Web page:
And further, consistent with the workings of this capitalist system, the largest natural gas storage facility in the western United States—which is 60 years old and known to have numerous corroding and leaking wells—has been free to operate without any serious ongoing oversight or continuous inspections and monitoring of the facility and the environment around it by any government agency, at any level.

In fact, according to a Reuters report: “SOCAL warned state utility regulators in 2014 of ‘major failures’ without a rate hike to pay for comprehensive inspections of 229 storage wells. Twenty-six of its wells were ‘high risk’ and should be abandoned—even though they complied with state regulations.” In other words, long before the disaster, SOCAL knew the wells were dangerous and that there could be a major disaster.

And this is not a problem just with SOCAL. The fact is that across the country there is practically no oversight of 400 similar underground gas storage facilities in 30 U.S. states. How is this possible? The view of the government has been that self-regulation by the utility companies is sufficient. A spokesperson for California’s Division of Oil, Gas and Geothermal Resources said, “Regardless of the regulations, it’s in an operator’s interest not to have leaks, because that means they’re losing their product.”

Crime... and “Punishment”

What are the actual charges against SOCAL? LA District Attorney Jackie Lacey—infamous for not finding a single case of murder by police in the county worthy of prosecution—filed three misdemeanor counts for “failing to immediately report the gas leak at its Aliso Canyon facility to the proper state authorities” and one misdemeanor count for discharging air contaminants. In regard to the first charge, many Porter Ranch residents have said their symptoms began occurring over the summer, months before the official announcement from the gas company that a massive leak was taking place. But county prosecutors appear to have accepted SOCAL’s claim that the leak began on October 23, and only “accuses” them of waiting three days (!) to notify state authorities.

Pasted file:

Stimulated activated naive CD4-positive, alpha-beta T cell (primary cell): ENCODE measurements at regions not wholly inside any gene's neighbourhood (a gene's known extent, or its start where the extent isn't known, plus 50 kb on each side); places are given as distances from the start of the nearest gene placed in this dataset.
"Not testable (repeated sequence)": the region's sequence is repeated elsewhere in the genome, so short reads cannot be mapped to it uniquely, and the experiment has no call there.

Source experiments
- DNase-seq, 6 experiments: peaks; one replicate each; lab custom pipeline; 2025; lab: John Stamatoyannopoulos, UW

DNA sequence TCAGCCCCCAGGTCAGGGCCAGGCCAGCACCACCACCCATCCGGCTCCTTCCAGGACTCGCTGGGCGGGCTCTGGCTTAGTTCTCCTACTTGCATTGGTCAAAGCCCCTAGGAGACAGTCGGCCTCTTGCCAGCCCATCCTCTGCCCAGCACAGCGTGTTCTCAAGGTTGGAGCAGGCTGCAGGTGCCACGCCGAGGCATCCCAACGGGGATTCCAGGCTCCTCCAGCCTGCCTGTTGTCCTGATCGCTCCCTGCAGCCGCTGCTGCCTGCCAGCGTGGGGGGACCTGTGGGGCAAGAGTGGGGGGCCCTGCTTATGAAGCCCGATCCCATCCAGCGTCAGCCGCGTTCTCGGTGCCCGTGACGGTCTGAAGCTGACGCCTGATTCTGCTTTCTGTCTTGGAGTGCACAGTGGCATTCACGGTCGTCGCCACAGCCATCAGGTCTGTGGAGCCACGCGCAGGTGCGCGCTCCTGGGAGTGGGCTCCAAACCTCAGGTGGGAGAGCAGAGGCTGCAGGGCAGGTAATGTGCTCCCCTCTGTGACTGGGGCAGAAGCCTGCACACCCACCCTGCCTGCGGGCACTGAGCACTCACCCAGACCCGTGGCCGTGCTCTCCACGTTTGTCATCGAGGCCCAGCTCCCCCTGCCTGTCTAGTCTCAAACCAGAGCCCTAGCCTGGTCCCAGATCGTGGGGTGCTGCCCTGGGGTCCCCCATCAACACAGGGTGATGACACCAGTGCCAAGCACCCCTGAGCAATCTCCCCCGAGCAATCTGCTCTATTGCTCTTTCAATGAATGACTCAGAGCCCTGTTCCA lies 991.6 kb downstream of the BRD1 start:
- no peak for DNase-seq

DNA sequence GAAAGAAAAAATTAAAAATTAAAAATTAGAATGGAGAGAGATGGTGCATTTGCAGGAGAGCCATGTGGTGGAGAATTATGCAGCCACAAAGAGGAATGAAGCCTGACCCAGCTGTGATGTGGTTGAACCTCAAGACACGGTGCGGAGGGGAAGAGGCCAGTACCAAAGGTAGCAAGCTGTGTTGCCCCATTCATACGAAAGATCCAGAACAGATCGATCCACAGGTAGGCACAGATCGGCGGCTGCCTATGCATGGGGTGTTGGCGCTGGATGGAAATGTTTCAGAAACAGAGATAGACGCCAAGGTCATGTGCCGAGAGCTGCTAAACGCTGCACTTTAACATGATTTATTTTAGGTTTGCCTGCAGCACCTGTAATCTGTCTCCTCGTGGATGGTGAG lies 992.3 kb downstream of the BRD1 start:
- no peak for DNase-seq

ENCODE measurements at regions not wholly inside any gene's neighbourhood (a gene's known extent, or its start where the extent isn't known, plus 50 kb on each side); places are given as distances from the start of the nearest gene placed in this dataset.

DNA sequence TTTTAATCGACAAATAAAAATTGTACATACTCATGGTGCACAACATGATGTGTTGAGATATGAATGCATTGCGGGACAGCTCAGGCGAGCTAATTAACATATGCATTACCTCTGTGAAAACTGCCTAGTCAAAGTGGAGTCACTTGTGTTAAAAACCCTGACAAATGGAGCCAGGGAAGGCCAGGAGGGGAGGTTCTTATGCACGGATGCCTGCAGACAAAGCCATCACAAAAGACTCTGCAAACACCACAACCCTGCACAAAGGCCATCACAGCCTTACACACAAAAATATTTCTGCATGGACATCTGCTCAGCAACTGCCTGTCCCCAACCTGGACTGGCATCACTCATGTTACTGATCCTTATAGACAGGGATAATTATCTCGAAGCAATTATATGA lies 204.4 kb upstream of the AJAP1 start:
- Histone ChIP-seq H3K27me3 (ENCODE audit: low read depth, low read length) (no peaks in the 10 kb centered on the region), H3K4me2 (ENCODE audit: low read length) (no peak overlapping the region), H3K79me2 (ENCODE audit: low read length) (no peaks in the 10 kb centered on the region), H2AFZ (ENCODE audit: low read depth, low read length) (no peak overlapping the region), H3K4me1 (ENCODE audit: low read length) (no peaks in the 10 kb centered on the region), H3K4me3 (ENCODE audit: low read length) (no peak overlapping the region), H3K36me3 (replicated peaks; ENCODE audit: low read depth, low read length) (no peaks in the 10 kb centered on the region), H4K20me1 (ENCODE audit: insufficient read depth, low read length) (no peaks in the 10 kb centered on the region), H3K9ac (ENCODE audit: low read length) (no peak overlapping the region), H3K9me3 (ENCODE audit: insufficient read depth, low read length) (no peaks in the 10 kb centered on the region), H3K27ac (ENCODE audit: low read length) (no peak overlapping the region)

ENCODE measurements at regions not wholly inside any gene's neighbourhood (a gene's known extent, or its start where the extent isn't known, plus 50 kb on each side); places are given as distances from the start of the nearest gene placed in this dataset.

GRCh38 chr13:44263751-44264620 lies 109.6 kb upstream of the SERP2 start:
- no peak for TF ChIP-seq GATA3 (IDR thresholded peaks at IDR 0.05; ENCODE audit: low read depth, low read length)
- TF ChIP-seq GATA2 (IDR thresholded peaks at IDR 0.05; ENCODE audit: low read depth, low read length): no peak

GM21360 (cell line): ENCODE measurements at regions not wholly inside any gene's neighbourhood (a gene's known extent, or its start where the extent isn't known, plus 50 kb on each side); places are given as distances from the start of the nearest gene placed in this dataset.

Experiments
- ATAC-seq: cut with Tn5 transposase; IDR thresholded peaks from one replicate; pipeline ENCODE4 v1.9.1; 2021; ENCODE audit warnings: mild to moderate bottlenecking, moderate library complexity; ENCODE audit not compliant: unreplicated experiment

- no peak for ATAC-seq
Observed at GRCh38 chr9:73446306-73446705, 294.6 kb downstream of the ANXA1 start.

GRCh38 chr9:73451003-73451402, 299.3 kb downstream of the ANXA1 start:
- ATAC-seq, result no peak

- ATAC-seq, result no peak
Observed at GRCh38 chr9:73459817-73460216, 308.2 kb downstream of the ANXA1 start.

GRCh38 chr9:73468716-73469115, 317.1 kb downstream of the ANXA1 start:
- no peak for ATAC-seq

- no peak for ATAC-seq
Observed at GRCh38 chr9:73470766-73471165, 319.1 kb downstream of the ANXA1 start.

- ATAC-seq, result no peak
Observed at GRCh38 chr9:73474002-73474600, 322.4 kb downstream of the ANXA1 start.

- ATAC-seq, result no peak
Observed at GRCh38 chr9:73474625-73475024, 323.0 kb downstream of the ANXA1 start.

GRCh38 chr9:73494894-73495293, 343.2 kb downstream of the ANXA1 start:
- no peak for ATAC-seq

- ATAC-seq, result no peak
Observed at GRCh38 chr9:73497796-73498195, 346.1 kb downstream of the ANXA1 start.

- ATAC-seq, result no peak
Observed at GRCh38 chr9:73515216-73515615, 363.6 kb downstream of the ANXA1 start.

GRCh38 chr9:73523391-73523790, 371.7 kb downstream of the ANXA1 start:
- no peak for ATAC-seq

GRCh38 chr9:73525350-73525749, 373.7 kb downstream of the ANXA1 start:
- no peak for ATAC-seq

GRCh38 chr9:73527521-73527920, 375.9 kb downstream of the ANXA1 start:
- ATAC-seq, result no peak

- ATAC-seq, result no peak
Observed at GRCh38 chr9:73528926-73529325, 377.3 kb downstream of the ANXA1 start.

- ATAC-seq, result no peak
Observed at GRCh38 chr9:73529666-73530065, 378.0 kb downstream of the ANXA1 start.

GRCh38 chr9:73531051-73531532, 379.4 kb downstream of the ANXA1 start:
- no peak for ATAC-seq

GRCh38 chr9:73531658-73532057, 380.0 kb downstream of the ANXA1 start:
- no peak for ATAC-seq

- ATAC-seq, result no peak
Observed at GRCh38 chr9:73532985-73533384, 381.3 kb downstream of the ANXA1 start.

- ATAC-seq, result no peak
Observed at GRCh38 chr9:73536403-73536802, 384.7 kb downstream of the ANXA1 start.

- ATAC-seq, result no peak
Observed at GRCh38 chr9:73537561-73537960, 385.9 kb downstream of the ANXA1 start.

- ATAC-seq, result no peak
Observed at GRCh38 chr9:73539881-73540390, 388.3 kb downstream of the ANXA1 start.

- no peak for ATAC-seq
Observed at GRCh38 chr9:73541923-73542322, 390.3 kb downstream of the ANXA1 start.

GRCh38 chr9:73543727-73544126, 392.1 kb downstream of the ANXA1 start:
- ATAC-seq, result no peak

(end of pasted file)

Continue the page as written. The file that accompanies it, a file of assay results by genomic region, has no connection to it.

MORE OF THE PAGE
If found guilty, the company would have to pay $25,000 per day for three days of allegedly failing to report, or $75,000; and $1,000 for each day the gas leak continues, which according to current predictions would amount to another $125,000 or so—a total of $200,000, a puny amount for SOCAL. The state lawsuit alleges that SOCAL violated state health and safety laws by not promptly controlling the leak, which continues to be out of control. The financial liability attached to this lawsuit has yet to be made public.

And so the deep concerns of people whose lives have been made hellish by the gas leaks, and who live in the shadow of possibly even greater disaster, have been and continue to be overruled by the needs of the capitalist system.

As Bob Avakian points out:

This system and those who rule over it are not capable of carrying out economic development to meet the needs of the people now, while balancing that with the needs of future generations and requirements of safeguarding the environment. They care nothing for the rich diversity of the earth and its species, for the treasures this contains, except when and where they can turn this into profit for themselves....These people are not fit to be the caretakers of the earth.

BAsics 1:29